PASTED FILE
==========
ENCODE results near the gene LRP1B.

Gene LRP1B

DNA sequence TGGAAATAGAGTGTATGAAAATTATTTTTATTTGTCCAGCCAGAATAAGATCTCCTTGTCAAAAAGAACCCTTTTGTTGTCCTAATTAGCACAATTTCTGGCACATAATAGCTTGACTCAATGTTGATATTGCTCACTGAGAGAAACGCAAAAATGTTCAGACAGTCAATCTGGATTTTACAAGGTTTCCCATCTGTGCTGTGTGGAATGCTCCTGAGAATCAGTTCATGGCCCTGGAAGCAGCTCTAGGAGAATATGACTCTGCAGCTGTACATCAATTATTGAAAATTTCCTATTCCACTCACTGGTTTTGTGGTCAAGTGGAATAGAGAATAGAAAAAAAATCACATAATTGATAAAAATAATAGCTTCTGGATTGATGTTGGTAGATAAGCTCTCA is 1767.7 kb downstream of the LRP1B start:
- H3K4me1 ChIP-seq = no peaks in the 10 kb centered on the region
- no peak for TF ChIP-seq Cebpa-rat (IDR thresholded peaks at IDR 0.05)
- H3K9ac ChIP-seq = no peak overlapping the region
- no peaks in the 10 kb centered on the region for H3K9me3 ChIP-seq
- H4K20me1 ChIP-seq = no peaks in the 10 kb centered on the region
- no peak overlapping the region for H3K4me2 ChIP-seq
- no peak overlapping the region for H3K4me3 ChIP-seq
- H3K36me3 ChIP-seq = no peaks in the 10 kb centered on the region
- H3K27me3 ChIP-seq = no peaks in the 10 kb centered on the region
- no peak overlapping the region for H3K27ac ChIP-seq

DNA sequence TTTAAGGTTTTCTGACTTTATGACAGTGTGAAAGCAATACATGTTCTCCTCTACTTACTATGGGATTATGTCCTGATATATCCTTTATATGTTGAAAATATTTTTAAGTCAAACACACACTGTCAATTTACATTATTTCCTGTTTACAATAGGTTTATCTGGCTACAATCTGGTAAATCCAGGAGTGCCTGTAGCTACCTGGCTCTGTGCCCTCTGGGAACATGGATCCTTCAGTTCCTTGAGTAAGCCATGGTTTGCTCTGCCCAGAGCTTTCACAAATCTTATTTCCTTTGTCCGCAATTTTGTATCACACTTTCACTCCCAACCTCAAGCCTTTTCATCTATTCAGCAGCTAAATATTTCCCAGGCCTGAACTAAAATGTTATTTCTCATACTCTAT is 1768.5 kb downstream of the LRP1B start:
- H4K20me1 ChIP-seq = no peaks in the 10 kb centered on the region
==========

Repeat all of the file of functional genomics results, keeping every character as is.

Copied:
ENCODE results near the gene LRP1B.

Gene LRP1B

DNA sequence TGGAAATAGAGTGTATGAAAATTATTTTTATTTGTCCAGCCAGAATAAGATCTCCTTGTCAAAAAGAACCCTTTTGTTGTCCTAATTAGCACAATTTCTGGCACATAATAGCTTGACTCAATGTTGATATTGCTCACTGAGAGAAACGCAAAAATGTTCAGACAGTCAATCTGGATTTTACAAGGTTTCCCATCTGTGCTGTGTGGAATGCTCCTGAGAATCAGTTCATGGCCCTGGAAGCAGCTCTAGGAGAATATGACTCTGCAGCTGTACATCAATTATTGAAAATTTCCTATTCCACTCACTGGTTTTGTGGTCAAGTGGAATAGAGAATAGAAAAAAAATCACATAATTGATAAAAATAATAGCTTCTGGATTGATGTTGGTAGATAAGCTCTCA is 1767.7 kb downstream of the LRP1B start:
- H3K4me1 ChIP-seq = no peaks in the 10 kb centered on the region
- no peak for TF ChIP-seq Cebpa-rat (IDR thresholded peaks at IDR 0.05)
- H3K9ac ChIP-seq = no peak overlapping the region
- no peaks in the 10 kb centered on the region for H3K9me3 ChIP-seq
- H4K20me1 ChIP-seq = no peaks in the 10 kb centered on the region
- no peak overlapping the region for H3K4me2 ChIP-seq
- no peak overlapping the region for H3K4me3 ChIP-seq
- H3K36me3 ChIP-seq = no peaks in the 10 kb centered on the region
- H3K27me3 ChIP-seq = no peaks in the 10 kb centered on the region
- no peak overlapping the region for H3K27ac ChIP-seq

DNA sequence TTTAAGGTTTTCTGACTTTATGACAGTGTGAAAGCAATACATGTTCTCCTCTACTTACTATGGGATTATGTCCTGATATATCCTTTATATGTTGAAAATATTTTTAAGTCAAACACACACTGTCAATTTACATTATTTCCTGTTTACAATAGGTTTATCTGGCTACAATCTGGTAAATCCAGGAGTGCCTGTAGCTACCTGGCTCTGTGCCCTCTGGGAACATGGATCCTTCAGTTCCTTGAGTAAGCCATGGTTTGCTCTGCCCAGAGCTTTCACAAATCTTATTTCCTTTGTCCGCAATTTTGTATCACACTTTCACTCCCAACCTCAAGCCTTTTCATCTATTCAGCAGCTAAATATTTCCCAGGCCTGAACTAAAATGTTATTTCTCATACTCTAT is 1768.5 kb downstream of the LRP1B start:
- H4K20me1 ChIP-seq = no peaks in the 10 kb centered on the region